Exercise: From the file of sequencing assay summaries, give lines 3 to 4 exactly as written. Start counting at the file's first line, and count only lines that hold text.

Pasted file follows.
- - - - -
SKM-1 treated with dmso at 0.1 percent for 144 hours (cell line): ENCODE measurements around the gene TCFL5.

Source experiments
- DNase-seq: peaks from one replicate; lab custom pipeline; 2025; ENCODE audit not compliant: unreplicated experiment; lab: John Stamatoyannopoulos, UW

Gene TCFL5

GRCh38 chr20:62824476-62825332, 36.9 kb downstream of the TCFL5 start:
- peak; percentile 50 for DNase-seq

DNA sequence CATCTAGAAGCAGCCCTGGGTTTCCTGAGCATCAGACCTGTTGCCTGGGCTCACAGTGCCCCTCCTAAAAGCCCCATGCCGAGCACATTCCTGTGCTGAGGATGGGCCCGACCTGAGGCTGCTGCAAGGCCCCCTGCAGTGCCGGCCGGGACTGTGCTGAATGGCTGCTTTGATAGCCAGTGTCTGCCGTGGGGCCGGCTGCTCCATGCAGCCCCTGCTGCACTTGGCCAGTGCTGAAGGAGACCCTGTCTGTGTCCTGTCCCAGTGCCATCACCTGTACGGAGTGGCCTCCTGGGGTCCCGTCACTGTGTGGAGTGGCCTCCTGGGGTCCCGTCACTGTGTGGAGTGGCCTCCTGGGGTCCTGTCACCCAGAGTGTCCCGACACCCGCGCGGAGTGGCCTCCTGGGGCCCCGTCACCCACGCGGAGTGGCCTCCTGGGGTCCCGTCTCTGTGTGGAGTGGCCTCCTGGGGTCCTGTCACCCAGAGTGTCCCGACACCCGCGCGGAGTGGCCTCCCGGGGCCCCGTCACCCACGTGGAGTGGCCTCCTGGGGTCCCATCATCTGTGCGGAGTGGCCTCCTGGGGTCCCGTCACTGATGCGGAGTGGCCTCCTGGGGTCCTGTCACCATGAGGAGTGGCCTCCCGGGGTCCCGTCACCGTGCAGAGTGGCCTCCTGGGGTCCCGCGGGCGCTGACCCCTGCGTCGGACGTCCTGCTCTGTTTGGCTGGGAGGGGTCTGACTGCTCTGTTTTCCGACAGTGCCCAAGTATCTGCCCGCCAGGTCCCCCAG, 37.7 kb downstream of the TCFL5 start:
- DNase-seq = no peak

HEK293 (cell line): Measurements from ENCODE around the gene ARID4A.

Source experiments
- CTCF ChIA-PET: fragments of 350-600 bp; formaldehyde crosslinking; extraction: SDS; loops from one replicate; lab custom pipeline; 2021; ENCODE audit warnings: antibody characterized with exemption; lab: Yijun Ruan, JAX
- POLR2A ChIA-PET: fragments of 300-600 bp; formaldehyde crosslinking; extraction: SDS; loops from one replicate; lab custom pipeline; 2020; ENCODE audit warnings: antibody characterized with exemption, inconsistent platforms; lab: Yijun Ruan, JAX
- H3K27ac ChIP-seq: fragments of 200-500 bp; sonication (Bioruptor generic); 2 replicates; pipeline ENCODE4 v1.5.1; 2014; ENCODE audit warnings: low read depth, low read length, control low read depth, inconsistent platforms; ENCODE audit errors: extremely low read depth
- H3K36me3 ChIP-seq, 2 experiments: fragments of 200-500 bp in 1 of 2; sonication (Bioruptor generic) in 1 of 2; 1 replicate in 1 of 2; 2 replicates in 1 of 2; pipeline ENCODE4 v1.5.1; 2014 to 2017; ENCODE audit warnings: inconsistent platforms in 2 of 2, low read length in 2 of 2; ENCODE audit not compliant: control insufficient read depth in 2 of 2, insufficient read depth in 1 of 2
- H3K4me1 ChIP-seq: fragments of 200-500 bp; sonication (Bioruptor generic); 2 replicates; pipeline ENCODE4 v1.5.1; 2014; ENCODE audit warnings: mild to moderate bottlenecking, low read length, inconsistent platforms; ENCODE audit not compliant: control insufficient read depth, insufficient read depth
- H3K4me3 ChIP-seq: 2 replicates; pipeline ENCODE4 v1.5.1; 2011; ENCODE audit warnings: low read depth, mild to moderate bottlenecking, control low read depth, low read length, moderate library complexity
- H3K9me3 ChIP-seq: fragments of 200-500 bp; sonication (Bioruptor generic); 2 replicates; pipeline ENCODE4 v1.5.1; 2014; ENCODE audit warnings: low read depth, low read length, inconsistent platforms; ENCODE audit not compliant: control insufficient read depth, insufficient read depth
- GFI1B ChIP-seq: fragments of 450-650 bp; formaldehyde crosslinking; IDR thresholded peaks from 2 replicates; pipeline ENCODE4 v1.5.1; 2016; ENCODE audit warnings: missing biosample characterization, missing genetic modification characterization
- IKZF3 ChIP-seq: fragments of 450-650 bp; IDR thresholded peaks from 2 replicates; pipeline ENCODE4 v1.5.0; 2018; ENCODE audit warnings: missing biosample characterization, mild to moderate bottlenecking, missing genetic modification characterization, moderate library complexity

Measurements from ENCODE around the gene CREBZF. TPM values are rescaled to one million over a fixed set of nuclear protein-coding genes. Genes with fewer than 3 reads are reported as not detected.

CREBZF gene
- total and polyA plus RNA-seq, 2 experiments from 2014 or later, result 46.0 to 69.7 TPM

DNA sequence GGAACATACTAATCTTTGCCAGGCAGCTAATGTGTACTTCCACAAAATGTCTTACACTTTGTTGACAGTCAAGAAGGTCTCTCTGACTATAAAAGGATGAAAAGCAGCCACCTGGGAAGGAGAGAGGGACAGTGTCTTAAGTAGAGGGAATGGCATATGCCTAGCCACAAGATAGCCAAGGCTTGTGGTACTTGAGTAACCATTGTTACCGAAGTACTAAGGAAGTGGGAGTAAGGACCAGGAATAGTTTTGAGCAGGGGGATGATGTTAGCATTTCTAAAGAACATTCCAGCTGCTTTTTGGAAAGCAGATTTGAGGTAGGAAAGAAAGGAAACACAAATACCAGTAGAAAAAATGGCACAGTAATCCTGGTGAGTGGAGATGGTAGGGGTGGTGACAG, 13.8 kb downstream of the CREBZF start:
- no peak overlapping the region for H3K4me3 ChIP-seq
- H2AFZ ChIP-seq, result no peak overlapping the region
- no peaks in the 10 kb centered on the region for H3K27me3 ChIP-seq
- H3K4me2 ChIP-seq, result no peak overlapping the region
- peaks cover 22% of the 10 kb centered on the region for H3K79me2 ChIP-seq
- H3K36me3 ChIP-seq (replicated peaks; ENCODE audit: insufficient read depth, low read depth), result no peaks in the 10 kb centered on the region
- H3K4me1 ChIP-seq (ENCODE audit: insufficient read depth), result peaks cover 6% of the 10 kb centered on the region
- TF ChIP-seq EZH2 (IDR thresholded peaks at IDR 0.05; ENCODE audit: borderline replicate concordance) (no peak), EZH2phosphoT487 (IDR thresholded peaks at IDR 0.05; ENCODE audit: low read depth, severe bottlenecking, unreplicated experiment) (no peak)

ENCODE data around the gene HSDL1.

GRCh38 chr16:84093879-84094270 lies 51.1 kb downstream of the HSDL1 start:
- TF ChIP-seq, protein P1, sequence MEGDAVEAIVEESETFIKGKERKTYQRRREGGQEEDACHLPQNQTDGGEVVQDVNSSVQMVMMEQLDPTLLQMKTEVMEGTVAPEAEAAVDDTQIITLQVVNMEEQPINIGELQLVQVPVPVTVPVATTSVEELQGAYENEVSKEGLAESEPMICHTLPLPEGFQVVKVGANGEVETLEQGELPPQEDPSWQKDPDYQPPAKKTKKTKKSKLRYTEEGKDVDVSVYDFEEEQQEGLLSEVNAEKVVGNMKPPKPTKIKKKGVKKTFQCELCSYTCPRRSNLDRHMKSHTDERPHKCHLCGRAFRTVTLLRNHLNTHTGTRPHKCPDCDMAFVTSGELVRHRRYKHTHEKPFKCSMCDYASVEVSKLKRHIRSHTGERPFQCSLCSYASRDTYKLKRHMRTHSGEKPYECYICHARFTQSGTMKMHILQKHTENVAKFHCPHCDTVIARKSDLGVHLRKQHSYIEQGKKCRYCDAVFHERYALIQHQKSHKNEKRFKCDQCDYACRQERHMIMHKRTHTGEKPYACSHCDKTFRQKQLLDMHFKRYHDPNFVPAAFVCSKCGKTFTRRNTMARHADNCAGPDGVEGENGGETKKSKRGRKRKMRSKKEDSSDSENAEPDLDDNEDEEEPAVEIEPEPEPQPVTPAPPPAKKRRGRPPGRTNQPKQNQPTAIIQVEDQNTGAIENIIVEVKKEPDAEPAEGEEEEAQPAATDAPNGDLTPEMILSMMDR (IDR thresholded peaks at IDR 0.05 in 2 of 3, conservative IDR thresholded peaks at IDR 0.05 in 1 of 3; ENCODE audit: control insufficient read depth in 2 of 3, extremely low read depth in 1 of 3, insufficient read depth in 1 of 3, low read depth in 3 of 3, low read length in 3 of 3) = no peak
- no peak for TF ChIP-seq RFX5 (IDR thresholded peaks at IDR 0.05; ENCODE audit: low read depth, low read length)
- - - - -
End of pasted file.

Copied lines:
- DNase-seq: peaks from one replicate; lab custom pipeline; 2025; ENCODE audit not compliant: unreplicated experiment; lab: John Stamatoyannopoulos, UW

Gene TCFL5